But if you love canned tuna, and if you love a baked potato or corn on the cob, don’t freak out: remember, broad strokes! The key seems to be to make sure you do eat the anti-inflammatory foods. For example, the anti-inflammatory effects of leafy green vegetables, dark yellow vegetables, wine and coffee are more powerful than the very mild, pro-inflammatory effect of “other fish” or “other vegetables.” If you feel that you just can’t give up meat entirely, that’s okay – just aim for smaller portions of meat, surrounded by anti-inflammatory vegetables. Example: instead of regular fries, try sweet potato fries. They’re really good, and they fight inflammation! You can have your burger, but still help counteract inflammation: it’s a win-win!
So: what about foods that are bad for diabetes and insulin resistance? Tabung and Giovannucci led another study, also using data from the thousands of participants in the Nurses’ Health Study and Health Professionals Follow-Up Study, to assess the “insulinemic potential” of diet and lifestyle – basically, how foods and exercise affect blood sugar and insulin resistance, as measured by certain biomarkers in the blood. Foods that did not raise blood sugar or insulin resistance included wine, coffee, whole fruit, high-fat dairy (whole milk, sour cream, a half-cup of ice cream, a slice of cheese, etc.), nuts, and leafy green vegetables. Physical activity was also good for lowering insulin resistance and blood sugar.
What do the experts make of this? Benjamin Fu, a postdoctoral fellow in Lorelei Mucci’s lab at Harvard has been looking at these two different dietary patterns: “a diet associated with hyperinsulinemia, and a hyper-inflammation diet.” The two diets have some overlaps, but are not identical. Neither is good for men worried about prostate cancer, Mucci says, “particularly the hyper-insulinemia (blood sugar-raising) diet, which is associated with a 60-percent risk of more advanced or fatal prostate cancers.” Let’s just let that sink in for a second: if you eat a lot of carbs and sugar and you get prostate cancer, you’re more likely to have a serious form that could kill you. Okay, let’s go on:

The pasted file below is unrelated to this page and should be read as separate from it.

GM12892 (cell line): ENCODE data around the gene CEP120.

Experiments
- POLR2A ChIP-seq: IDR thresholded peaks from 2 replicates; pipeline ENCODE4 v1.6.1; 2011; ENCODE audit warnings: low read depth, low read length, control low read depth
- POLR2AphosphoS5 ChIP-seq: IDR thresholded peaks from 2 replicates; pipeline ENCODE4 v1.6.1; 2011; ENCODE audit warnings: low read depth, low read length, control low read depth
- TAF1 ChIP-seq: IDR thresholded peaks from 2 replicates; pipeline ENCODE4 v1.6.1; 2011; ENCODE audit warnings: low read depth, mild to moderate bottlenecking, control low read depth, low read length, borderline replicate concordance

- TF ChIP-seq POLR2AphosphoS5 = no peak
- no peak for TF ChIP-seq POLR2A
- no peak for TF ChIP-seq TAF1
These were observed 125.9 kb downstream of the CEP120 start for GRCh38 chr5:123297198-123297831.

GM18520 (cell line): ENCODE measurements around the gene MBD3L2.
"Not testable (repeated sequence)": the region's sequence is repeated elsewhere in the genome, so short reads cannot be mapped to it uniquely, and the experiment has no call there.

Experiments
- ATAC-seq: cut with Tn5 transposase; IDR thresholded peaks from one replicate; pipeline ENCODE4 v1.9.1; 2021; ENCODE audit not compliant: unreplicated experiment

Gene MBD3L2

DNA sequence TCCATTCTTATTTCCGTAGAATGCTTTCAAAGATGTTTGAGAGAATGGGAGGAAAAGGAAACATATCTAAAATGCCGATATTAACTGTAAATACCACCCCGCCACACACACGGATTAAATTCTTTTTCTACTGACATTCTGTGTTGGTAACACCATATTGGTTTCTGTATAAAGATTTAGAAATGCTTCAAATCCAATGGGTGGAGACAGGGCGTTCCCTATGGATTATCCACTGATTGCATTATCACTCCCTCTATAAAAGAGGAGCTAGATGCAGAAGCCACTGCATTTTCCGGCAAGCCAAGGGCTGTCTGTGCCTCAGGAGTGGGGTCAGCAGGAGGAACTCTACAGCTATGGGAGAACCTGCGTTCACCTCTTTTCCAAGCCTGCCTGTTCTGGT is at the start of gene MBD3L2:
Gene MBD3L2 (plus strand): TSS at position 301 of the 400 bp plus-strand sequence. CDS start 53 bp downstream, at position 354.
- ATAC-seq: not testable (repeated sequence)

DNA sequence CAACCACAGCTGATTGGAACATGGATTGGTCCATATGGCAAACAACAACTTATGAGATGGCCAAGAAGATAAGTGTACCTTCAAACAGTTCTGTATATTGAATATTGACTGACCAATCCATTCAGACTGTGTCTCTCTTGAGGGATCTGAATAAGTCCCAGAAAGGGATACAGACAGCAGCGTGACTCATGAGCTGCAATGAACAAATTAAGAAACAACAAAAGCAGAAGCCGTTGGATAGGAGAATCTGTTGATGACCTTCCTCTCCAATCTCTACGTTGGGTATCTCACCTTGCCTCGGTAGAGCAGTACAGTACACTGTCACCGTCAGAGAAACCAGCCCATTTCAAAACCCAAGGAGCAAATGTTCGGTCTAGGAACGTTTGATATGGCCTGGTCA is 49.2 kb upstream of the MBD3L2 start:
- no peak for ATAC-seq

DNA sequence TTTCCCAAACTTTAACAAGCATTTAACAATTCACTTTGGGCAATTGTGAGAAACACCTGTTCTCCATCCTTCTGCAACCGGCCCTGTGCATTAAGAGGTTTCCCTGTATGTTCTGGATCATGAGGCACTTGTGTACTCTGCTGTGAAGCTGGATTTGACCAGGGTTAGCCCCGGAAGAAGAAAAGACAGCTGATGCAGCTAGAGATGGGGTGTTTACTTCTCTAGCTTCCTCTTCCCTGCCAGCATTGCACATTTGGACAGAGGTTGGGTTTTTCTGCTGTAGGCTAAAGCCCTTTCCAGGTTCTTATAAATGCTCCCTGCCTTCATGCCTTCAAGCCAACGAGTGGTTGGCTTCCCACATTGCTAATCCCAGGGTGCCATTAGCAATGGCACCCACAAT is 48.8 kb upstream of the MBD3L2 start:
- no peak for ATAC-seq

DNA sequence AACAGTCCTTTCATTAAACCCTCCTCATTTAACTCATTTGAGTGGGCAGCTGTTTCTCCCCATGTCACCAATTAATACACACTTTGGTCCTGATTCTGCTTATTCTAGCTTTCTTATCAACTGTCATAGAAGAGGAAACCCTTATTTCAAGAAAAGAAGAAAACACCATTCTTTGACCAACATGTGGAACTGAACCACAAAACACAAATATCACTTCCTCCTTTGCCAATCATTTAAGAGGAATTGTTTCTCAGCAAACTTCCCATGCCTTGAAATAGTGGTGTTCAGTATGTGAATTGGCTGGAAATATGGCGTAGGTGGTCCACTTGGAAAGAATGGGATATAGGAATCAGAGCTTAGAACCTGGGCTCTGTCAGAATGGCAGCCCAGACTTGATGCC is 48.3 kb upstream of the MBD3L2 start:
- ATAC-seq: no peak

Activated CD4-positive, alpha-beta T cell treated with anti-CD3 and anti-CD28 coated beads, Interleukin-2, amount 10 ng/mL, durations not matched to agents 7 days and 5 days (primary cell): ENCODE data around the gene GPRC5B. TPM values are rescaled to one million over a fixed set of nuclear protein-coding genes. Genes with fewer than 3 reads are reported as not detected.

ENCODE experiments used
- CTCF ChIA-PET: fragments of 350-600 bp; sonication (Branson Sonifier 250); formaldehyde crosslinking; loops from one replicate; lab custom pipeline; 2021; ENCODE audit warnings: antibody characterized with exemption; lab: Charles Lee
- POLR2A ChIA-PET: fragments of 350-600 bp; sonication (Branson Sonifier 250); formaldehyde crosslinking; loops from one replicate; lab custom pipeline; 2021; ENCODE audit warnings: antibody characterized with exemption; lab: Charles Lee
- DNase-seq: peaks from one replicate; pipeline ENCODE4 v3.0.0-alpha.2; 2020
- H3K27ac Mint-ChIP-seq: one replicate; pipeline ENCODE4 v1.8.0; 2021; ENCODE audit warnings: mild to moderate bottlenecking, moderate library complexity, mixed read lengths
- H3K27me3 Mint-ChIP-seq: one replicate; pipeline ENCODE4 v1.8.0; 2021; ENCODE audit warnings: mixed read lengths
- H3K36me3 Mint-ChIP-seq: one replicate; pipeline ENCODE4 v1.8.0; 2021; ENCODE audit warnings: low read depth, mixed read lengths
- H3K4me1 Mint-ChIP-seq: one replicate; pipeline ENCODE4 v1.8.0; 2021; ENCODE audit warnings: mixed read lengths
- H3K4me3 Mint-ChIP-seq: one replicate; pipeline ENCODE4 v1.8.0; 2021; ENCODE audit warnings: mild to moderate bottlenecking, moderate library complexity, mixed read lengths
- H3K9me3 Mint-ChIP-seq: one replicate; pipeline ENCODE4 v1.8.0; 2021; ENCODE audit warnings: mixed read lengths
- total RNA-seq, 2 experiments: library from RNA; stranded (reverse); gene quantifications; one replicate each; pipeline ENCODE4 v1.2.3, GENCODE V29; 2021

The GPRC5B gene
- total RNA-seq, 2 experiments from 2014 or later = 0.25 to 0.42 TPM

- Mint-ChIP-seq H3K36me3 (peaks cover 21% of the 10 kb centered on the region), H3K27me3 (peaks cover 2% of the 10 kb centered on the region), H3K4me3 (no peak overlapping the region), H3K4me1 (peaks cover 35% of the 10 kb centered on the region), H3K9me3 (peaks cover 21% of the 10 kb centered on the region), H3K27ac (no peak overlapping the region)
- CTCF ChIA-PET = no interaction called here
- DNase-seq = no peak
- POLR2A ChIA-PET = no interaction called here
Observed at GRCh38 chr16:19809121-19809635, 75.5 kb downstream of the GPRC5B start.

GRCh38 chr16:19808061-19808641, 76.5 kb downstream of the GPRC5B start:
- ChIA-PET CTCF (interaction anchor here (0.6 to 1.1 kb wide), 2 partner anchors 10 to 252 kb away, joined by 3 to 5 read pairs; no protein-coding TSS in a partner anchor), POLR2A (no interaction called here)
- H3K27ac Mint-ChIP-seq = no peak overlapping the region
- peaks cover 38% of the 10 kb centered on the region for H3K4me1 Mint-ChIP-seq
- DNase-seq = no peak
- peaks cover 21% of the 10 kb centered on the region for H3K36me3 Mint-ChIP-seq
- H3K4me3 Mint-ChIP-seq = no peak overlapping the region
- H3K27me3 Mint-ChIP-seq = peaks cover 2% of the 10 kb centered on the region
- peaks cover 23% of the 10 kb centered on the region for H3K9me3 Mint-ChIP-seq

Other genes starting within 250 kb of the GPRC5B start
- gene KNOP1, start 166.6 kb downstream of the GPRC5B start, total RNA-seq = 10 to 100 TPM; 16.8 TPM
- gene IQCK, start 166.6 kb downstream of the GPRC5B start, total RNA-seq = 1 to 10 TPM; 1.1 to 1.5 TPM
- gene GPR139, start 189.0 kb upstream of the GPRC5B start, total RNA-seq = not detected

Mucci continues: “The hyper-inflammatory diet also is associated with an increased risk of prostate cancer,” particularly in men who develop cancer at a younger age, in their forties and fifties. “It may be that earlier-onset cancers are more susceptible to the effect of diet and lifestyle.”
What does heart health have to do with it? A lot, for many reasons. It turns out, says Mucci, that “cardiovascular disease and other chronic diseases are the major cause of death in many men who have prostate cancer. If you look at men with localized prostate cancer and survival outcomes over 10 years, three-fourths of the deaths in those men will be due either to cardiovascular disease or another chronic disease. Only one-fourth of the mortality is due to prostate cancer.” Now, you may be thinking, we all have to die of something, right? This is true, but “these men are dying sooner than they should, and eating a plant-based diet rich in cruciferous vegetables will help lower that risk of cardiovascular disease.”
Which brings us to the Mediterranean Diet: Not only do people in Mediterranean countries, as compared to Americans, eat more vegetables and fruits, fewer fatty foods, less processed junk, and less red meat – “which increases insulin resistance, increases inflammation, raises cardiovascular risk and also is part of a dietary pattern that may increase obesity, as well,” as Mucci notes. You know what else they eat a lot of? Olive oil. Greater than 30 ml a day, which is a little over two tablespoons. “There’s really good evidence that extra virgin olive oil (EVOO), either on its own or as part of the Mediterranean diet, substantially lowers the risk of cardiovascular disease and lowers the risk of overall mortality. The evidence specifically for men with prostate cancer is much more limited, but given the strong benefits for overall death and cardiovascular death in particular, not only using EVOO, but using it to replace butter or margarine, is something that is worth doing.”
Coming up: Part 2: What’s Good for the Prostate is Good for All of You!
In addition to the book, I have written much more about prostate cancer on the Prostate Cancer Foundation’s website, pcf.org. The stories I’ve written are under the categories, “Understanding Prostate Cancer,” and “For Patients.” As Patrick Walsh and I have said for years in our books, Knowledge is power: Saving your life may start with you going to the doctor, and knowing the right questions to ask. I hope all men will put prostate cancer on their radar. Get a baseline PSA blood test in your early 40s, and if you are of African descent, or if cancer and/or prostate cancer runs in your family, you need to be screened regularly for the disease. Many doctors don’t do this, so it’s up to you to ask for it.
©Janet Farrar Worthington